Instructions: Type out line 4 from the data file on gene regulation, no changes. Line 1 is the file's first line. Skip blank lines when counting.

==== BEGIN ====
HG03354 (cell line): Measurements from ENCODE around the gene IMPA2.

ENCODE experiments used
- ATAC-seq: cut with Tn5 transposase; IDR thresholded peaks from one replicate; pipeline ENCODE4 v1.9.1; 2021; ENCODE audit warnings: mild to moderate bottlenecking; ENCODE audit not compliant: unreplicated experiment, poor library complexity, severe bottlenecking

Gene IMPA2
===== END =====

Gene IMPA2